Mobile Friendliness

Today, consumers are obsessed with their mobile devices. They check their mobile phones every 12 minutes, 40% within five minutes of waking up. 

Microblogging sites like Pinterest and Twitter are getting traction because they’re available as nifty mobile apps that modern consumers love to use. By microblogging on these sites, brands can access a wide audience base and gain visibility.


All You Need to Know About Microblogging Sites

Microblogging sites are popular because they’re serving content in formats that today’s users find palatable. 

While there are numerous microblogging sites out there, we’ve identified Twitter, Pinterest, Tumblr, Instagram, and Facebook as the frontrunners. Reddit and LinkedIn are also catching up fast. This is primarily due to their remarkable traffic numbers and page-view data.

Twitter

Twitter gets the highest marks among microblogging sites for its broad user base of 330 million. For 71% of Americans, Twitter is the primary source of news. With such insane numbers, Twitter is the top choice of microbloggers worldwide. 

Twitter places a cap of 280 characters on tweets. The platform enables meaningful interaction by means of retweets, comments, and likes. Additionally, you can use Twitter Cards to embed your video/audio clips, photo galleries, and live links. Twitter Moments lets you bunch together your favourite tweets and present them as slideshows.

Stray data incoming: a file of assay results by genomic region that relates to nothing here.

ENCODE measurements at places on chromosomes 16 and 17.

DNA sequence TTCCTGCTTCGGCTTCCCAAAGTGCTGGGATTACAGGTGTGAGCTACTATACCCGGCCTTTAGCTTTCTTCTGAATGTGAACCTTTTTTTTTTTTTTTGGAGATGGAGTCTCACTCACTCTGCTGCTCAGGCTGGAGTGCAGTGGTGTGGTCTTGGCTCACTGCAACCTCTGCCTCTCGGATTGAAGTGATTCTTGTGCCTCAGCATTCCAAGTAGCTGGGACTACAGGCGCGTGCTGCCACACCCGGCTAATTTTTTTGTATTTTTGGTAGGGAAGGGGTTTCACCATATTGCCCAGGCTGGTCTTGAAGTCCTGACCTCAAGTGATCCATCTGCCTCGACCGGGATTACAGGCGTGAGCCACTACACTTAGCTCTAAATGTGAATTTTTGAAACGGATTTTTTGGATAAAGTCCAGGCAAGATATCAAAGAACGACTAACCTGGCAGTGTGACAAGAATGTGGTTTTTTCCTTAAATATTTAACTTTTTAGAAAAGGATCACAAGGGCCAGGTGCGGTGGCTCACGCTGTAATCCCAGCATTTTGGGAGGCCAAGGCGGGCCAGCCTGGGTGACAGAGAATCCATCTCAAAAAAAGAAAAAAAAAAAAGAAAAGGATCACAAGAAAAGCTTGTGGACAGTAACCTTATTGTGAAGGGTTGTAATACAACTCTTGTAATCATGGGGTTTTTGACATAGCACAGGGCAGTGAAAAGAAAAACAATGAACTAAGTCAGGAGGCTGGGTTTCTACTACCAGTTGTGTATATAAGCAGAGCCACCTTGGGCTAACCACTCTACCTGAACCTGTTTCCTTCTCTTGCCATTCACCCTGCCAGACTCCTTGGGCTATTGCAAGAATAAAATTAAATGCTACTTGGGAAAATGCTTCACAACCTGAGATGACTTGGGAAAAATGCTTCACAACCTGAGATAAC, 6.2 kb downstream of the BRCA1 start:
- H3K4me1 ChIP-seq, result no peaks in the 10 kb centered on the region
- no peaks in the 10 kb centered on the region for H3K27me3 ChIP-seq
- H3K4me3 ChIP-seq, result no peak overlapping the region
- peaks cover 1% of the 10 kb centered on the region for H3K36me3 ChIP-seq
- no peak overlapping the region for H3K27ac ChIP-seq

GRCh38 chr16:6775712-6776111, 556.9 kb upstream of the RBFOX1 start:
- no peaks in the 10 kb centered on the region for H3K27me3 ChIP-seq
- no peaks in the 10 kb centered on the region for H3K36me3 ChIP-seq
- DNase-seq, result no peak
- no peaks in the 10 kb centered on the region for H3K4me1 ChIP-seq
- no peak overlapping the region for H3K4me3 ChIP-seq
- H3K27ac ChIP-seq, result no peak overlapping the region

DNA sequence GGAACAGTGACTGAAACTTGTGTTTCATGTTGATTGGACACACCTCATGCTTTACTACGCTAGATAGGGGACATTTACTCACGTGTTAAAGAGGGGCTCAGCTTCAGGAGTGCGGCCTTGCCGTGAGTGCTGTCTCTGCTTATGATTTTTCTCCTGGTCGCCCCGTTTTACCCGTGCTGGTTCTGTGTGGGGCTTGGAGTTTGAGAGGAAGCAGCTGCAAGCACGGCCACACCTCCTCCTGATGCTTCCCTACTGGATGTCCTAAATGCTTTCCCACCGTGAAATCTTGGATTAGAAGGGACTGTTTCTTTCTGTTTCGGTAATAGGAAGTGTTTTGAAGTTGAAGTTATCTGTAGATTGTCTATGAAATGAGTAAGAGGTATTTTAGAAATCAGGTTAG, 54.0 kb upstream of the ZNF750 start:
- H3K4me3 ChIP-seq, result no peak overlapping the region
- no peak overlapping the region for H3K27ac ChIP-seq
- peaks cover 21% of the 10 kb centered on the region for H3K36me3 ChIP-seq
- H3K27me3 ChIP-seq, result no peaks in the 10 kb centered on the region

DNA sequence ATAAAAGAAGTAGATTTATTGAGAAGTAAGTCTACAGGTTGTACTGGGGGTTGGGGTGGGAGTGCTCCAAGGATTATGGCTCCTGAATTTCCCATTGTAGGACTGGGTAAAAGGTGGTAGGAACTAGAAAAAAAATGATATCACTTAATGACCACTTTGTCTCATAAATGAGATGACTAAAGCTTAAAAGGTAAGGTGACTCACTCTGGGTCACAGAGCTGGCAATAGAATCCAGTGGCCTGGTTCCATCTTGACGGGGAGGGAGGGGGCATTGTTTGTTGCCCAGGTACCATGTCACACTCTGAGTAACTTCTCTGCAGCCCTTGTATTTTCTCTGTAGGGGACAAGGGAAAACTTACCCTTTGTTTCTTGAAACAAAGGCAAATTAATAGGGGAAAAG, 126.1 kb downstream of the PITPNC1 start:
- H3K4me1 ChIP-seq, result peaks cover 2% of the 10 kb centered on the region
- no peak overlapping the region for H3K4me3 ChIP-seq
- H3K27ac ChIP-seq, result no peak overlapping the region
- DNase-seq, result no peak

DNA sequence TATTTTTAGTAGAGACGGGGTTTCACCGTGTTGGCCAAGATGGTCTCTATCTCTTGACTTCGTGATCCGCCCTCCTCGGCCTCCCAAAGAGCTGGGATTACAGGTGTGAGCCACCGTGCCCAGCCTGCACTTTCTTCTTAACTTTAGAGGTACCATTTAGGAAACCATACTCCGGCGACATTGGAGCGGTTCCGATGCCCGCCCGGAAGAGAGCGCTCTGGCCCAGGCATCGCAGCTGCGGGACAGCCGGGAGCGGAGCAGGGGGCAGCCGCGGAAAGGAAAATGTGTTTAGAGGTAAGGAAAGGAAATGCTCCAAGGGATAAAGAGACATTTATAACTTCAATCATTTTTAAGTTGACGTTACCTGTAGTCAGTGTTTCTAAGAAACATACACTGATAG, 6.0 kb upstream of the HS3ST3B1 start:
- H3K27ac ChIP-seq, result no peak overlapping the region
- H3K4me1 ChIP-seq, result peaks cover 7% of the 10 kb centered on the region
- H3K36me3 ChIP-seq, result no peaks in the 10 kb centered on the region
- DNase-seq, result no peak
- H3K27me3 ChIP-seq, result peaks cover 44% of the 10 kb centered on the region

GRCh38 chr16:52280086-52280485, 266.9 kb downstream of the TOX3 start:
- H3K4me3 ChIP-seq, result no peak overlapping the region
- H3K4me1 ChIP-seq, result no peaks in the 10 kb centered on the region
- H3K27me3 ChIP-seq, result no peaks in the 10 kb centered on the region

Image Source: Twitter

Tumblr

Tumblr is a close competitor to Twitter in the microblogging domain. It has over 466 million blogs and is a popular platform for microbloggers. You can share your blog posts and follow others’ blogs. The blogs you follow will appear in your dashboard and you can reblog them or comment on them.

In terms of character count, Tumblr is more lenient than Twitter. but the platform does limit character count for replies (475 characters) and ask messages (500 characters).

The text block limit for posts is 250 per day for both Android and iOS. You can post literally anything here—text, chats, audio/video clips, links, quotes, static images, animated GIFs, you name it, Tumblr has it covered.

Instagram

Some wordsmiths have a hard time cracking Instagram’s visual interface. But, it’s steadily catching up to other microblogging sites. For one, its character limit of 2200 gives writers more room to express themselves. However, the Instagram team recommends keeping image captions under 250 characters so that they are fully visible in the feed.

Bloggers are tapping into the visual appeal of Instagram. They’re embellishing their short posts with graphics (infographics, GIFs, etc.), and adding links to the full-length post or website. 

Media-crazy Instagrammers are loving the posts and driving up engagement. You can really experiment with crazy post ideas on Instagram since its audience digs the fun, wacky side of the platform.

Facebook

Facebook is an unbeatable microblogging platform for the sheer variety of content formats that it offers. Apart from regular text and image-laden posts, you can create surveys, polls, questionnaires, check-ins, virtual cards, watch parties, and live videos.